There is a growing recognition that standards are not gender-responsive. Through the Declaration for Gender Responsive Standards and Standards Development, the United Nations Economic Commission for Europe (UNECE) has invited standards bodies to commit to take action to ensure the efficacy of standards for men, women, boys, and girls. Research has shown that the failure to account for women in standards development can have dire consequences. This document provides practical advice for standards developers on how they can improve the gender-responsiveness of their standards. Specifically, the guidelines address how to improve the representation of women on technical committees and ensure that meetings are inclusive to foster the participation of women, and how to ensure that standards are genderresponsive, regardless of the number of women participating on the technical committee. While the guidelines can be used by any standards developers to improve gender-responsiveness, leaders of technical committees and standards bodies play an important role in promoting and empowering the application of a gender-lens in standards development. The guidelines provide recommendations on how to consider gender in standards development. These guidelines are intended to be a living document that, in the spirit of standards development, will need to be updated as knowledge in the area evolves. While the guidelines are specific to gender, many of the principles could also be applied to other groups who may be marginalized in the standards development process.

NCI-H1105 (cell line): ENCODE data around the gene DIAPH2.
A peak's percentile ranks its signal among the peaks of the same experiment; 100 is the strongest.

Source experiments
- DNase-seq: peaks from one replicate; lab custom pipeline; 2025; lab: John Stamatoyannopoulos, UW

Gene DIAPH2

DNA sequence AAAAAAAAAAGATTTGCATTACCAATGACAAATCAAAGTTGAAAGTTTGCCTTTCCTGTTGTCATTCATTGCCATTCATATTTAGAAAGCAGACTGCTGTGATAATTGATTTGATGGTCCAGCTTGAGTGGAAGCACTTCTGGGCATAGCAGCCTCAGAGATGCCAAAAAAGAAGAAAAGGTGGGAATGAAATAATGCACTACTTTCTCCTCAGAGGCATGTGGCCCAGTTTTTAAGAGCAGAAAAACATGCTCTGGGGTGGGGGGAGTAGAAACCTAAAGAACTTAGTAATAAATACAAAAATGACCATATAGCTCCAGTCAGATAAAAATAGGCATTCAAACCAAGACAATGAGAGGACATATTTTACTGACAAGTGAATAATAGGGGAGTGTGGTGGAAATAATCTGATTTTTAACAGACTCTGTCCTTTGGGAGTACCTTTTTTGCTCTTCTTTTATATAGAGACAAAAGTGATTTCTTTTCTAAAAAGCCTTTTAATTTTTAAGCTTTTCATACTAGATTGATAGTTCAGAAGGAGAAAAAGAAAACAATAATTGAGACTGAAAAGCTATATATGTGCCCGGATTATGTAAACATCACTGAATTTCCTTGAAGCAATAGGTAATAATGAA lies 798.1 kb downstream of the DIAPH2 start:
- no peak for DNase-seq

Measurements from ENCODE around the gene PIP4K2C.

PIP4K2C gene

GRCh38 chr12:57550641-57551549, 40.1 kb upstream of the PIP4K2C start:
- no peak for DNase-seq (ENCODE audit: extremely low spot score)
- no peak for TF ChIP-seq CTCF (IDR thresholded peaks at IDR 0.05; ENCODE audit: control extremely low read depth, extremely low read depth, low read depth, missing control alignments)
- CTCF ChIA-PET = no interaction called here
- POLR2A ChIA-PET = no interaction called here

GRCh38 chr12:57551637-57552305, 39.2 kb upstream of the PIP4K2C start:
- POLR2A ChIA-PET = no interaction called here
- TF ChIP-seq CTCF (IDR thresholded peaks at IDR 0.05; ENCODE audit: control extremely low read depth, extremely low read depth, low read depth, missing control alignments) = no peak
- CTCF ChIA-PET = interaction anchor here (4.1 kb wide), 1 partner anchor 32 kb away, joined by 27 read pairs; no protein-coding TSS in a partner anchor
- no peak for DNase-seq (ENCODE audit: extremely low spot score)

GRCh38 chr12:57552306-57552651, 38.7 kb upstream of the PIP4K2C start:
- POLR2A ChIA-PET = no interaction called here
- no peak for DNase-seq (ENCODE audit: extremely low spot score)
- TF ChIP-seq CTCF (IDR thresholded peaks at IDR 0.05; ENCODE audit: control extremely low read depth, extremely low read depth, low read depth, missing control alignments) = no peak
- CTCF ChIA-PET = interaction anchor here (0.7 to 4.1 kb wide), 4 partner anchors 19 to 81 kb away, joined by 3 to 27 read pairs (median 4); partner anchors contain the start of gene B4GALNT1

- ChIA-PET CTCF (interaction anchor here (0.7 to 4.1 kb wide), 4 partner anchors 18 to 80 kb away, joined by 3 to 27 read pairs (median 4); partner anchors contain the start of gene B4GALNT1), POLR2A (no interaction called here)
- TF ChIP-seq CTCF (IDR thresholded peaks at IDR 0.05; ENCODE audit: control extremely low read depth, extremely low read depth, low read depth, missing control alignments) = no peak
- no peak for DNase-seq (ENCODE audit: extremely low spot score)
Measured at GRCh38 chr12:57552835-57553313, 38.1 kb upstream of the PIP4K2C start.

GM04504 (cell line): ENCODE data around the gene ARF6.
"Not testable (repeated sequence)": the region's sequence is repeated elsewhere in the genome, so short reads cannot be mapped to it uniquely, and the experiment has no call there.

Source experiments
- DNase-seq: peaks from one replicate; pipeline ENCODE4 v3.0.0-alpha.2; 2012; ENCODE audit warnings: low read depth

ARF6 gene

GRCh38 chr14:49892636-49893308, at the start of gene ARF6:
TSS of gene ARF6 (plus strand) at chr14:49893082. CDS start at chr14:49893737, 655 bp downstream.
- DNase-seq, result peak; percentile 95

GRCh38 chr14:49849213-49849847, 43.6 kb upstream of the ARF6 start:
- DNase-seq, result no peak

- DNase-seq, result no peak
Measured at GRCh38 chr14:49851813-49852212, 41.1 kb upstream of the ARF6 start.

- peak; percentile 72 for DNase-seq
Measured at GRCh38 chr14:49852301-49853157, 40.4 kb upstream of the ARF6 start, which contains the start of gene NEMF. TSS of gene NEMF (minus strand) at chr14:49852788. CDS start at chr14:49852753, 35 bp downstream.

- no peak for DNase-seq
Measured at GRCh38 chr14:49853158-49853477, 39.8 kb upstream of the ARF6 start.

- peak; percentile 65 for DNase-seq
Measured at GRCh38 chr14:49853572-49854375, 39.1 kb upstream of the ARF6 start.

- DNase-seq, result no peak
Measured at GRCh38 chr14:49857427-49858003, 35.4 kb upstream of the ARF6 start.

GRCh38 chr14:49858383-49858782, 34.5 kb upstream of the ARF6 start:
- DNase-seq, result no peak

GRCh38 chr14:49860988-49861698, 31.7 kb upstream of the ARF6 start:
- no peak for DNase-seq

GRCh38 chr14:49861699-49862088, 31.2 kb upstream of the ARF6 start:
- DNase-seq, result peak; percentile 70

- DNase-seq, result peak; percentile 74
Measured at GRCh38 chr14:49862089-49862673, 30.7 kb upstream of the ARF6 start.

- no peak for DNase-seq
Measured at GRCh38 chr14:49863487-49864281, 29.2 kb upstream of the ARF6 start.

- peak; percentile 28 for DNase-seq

This document aims to provide guidance on how standards development organizations can implement the Declaration. While the focus of this guidance is on addressing gender inequality, gender cannot be, and should not be, disentangled from other identities. Women and men do not form two homogenous groups. Rather gender can intersect with other identities (e.g., sexual-identity, ability, race, socio-economic status, etc.) to create unique outcomes for diverse groups of men and women. While it is beyond the scope of this guidance document to fully explore intersectionality, users are encouraged to consider how the principles addressed here can support diverse users of standards.

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